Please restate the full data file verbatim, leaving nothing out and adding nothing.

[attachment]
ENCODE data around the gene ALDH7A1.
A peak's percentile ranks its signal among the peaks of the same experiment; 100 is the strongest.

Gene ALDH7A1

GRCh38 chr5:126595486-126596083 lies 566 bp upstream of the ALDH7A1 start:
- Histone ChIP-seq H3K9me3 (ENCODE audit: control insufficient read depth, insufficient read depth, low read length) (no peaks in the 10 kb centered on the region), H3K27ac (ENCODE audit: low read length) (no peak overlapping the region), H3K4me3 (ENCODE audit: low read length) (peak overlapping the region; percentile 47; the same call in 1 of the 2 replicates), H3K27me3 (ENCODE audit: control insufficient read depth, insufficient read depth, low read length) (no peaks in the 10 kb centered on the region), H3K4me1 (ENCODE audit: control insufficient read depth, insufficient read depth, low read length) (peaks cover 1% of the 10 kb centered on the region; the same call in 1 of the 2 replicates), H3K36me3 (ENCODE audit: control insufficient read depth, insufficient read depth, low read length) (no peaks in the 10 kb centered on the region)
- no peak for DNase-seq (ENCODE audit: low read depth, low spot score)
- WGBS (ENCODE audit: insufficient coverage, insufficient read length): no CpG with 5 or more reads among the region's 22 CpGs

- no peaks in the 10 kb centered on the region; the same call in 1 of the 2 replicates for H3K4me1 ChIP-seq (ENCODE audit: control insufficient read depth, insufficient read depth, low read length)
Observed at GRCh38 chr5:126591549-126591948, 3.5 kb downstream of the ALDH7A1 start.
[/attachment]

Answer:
ENCODE data around the gene ALDH7A1.
A peak's percentile ranks its signal among the peaks of the same experiment; 100 is the strongest.

Gene ALDH7A1

GRCh38 chr5:126595486-126596083 lies 566 bp upstream of the ALDH7A1 start:
- Histone ChIP-seq H3K9me3 (ENCODE audit: control insufficient read depth, insufficient read depth, low read length) (no peaks in the 10 kb centered on the region), H3K27ac (ENCODE audit: low read length) (no peak overlapping the region), H3K4me3 (ENCODE audit: low read length) (peak overlapping the region; percentile 47; the same call in 1 of the 2 replicates), H3K27me3 (ENCODE audit: control insufficient read depth, insufficient read depth, low read length) (no peaks in the 10 kb centered on the region), H3K4me1 (ENCODE audit: control insufficient read depth, insufficient read depth, low read length) (peaks cover 1% of the 10 kb centered on the region; the same call in 1 of the 2 replicates), H3K36me3 (ENCODE audit: control insufficient read depth, insufficient read depth, low read length) (no peaks in the 10 kb centered on the region)
- no peak for DNase-seq (ENCODE audit: low read depth, low spot score)
- WGBS (ENCODE audit: insufficient coverage, insufficient read length): no CpG with 5 or more reads among the region's 22 CpGs

- no peaks in the 10 kb centered on the region; the same call in 1 of the 2 replicates for H3K4me1 ChIP-seq (ENCODE audit: control insufficient read depth, insufficient read depth, low read length)
Observed at GRCh38 chr5:126591549-126591948, 3.5 kb downstream of the ALDH7A1 start.